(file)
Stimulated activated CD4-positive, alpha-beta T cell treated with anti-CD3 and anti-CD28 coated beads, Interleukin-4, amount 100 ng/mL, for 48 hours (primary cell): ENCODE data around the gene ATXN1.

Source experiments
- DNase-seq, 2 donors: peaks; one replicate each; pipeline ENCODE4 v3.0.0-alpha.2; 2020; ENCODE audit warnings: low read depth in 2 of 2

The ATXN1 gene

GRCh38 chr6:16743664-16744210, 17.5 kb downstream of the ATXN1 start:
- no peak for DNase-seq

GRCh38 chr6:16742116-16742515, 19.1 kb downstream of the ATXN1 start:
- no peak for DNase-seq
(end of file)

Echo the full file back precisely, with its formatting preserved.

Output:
Stimulated activated CD4-positive, alpha-beta T cell treated with anti-CD3 and anti-CD28 coated beads, Interleukin-4, amount 100 ng/mL, for 48 hours (primary cell): ENCODE data around the gene ATXN1.

Source experiments
- DNase-seq, 2 donors: peaks; one replicate each; pipeline ENCODE4 v3.0.0-alpha.2; 2020; ENCODE audit warnings: low read depth in 2 of 2

The ATXN1 gene

GRCh38 chr6:16743664-16744210, 17.5 kb downstream of the ATXN1 start:
- no peak for DNase-seq

GRCh38 chr6:16742116-16742515, 19.1 kb downstream of the ATXN1 start:
- no peak for DNase-seq